The Opera management at Covent Garden regulates the dress of its male patrons. When is it going to do same to the women?
On Saturday night I went to the Opera . . . Not only was I in evening dress by compulsion, but I voluntarily added many graces of conduct as to which the management made no stipulation whatever. I was in my seat in time for the first chord of the overture. I did not chatter during the music nor raise my voice when the Opera was too loud for normal conversation. I did not get up and go out when the statue music began. My language was fairly moderate considering the number and nature of the improvements on Mozart volunteered by Signor Caruso, anthe respectful ignorance of the dramatic points of the score exhibited by the conductor and the stage manager - if there is such a functionary at Covent Garden. In short, my behaviour was exemplary.
At 9 o'clock (the Opera began at 8) a lady came in and sat down very conspicuously in my line of sight. She remained there until the beginning of the last act. I do not complain of her coming late and going early; on the contrary. I wish she had come later and gone earlier. For this lady, who had very black hair, had stuck over her right ear the pitiable corpse of a large white bird, which looked exactly as if someone had killed it by stamping on its breast, and then nailed it to the lady's temple, which was presumably of sufficient solidity to bear the operation. I am not, I hope, a morbidly squeamish person; but the spectacle sickened me. I presume that if I had presented myself at the doors with a dead snake round my neck, a collection of blackbeetles pinned to my shirtfront, and a grouse in my hair, I should have been refused admission. Why, then is a woman to be allowed to commit such a public outrage? Had the lady been refused admission, as she should have been, she would have soundly rated the tradesman who imposed the disgusting head-dress on her under the false pretence that 'the best people' wear such things, and withdrawn her custom from him; and thus the root of the evil would be struck at: for your fashionable woman generally allows herself to be dressed according to the taste of a person whom she would not let sit down in her presence. I once, in Drury Lane Theatre, sat behind a matinee hat decorated with the two wings of a seagull, artificially reddened at the joints so as to produce an illusion of being freshly plucked from a live bird. But even that lady stopped short of the whole seagull. Both ladies were evidently regarded by their neighbours as ridiculous and vulgar; but that is hardly enough when the offence is one which produces a sensation of physical sickness in persons of normal humane sensibility.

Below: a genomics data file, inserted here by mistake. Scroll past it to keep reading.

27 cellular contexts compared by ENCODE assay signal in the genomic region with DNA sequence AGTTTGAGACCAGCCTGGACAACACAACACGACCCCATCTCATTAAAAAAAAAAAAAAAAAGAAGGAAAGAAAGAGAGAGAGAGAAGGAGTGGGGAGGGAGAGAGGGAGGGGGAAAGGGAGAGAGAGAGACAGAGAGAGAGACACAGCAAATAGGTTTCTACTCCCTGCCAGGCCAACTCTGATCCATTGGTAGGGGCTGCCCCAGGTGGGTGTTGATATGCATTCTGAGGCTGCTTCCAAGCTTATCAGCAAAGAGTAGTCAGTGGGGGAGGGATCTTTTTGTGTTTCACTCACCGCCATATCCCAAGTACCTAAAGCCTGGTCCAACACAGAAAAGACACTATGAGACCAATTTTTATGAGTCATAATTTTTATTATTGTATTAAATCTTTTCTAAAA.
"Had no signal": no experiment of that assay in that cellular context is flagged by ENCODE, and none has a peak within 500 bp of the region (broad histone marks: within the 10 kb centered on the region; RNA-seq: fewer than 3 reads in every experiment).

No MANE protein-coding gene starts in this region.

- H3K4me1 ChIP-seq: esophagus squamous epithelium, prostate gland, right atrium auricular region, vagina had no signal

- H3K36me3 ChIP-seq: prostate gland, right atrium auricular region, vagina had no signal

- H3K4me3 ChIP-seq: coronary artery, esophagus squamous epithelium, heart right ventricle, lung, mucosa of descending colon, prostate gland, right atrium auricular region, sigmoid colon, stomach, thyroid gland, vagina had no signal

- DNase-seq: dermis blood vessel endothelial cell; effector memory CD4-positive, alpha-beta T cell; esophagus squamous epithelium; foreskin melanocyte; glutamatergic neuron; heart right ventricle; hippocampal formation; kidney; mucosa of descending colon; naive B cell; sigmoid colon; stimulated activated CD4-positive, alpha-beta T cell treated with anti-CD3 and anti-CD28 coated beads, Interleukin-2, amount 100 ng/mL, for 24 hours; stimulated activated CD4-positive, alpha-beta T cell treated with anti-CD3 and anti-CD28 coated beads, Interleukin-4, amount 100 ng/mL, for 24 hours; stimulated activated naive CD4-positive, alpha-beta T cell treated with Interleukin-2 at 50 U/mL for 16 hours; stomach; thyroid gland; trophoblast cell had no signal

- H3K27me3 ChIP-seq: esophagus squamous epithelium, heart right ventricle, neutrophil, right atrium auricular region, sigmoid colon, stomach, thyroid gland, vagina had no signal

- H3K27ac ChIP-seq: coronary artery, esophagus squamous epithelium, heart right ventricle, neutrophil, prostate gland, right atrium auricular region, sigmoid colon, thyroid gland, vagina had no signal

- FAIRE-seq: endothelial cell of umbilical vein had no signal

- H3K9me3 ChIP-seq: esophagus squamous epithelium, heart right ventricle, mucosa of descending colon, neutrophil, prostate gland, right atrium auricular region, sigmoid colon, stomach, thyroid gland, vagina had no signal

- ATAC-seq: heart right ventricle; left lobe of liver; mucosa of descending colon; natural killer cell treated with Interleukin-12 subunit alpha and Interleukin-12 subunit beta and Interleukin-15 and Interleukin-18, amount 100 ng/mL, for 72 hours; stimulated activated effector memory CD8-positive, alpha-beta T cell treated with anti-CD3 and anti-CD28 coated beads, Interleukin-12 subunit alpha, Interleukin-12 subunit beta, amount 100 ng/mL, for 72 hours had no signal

I suggest to the Covent Garden authorities that, if they feel bound to protect their subscribers against the danger of my shocking them with a blue tie, they are at least equally bound to protect me against the danger of a woman shocking me with a dead bird.
G. BERNARD SHAW
July 3, 1905